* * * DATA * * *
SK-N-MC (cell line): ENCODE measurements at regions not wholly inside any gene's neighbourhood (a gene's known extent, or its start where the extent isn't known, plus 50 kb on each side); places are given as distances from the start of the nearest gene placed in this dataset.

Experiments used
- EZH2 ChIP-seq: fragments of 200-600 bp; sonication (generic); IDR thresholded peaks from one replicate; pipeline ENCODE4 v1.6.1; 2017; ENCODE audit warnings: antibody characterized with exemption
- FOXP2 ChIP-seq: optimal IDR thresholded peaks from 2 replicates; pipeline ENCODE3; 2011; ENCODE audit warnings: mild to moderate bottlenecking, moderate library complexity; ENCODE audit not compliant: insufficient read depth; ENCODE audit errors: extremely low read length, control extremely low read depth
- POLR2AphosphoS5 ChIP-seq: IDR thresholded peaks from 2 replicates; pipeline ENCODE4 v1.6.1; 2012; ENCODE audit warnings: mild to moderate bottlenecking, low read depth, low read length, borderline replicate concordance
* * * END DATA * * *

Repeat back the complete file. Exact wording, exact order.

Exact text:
SK-N-MC (cell line): ENCODE measurements at regions not wholly inside any gene's neighbourhood (a gene's known extent, or its start where the extent isn't known, plus 50 kb on each side); places are given as distances from the start of the nearest gene placed in this dataset.

Experiments used
- EZH2 ChIP-seq: fragments of 200-600 bp; sonication (generic); IDR thresholded peaks from one replicate; pipeline ENCODE4 v1.6.1; 2017; ENCODE audit warnings: antibody characterized with exemption
- FOXP2 ChIP-seq: optimal IDR thresholded peaks from 2 replicates; pipeline ENCODE3; 2011; ENCODE audit warnings: mild to moderate bottlenecking, moderate library complexity; ENCODE audit not compliant: insufficient read depth; ENCODE audit errors: extremely low read length, control extremely low read depth
- POLR2AphosphoS5 ChIP-seq: IDR thresholded peaks from 2 replicates; pipeline ENCODE4 v1.6.1; 2012; ENCODE audit warnings: mild to moderate bottlenecking, low read depth, low read length, borderline replicate concordance